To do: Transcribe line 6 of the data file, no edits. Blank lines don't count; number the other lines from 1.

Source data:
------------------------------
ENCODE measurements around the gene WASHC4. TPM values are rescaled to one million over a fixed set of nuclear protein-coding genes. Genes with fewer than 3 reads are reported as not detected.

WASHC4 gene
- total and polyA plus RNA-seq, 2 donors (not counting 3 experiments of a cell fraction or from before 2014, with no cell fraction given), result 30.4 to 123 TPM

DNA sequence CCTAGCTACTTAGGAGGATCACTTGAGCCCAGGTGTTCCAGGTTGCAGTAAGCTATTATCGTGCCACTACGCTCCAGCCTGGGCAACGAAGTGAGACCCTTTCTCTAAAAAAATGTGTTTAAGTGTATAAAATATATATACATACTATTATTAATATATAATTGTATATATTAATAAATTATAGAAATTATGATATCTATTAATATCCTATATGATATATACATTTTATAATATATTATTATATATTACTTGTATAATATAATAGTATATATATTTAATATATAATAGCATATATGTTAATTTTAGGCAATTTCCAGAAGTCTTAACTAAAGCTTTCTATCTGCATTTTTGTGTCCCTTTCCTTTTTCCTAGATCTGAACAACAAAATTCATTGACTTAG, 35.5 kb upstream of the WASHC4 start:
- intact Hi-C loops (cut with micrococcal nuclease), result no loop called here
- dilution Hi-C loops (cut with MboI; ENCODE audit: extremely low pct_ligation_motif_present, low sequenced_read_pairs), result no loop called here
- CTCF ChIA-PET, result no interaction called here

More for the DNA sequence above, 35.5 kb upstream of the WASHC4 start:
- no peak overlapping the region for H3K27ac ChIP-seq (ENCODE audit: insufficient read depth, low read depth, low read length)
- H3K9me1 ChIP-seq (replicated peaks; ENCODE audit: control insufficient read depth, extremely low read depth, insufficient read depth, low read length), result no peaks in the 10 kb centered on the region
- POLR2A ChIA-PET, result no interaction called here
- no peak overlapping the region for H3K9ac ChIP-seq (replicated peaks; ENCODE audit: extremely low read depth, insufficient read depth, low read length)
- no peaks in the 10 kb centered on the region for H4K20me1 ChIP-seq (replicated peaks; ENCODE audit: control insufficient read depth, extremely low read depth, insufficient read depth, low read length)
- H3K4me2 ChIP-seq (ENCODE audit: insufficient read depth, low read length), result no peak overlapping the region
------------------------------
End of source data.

- dilution Hi-C loops (cut with MboI; ENCODE audit: extremely low pct_ligation_motif_present, low sequenced_read_pairs), result no loop called here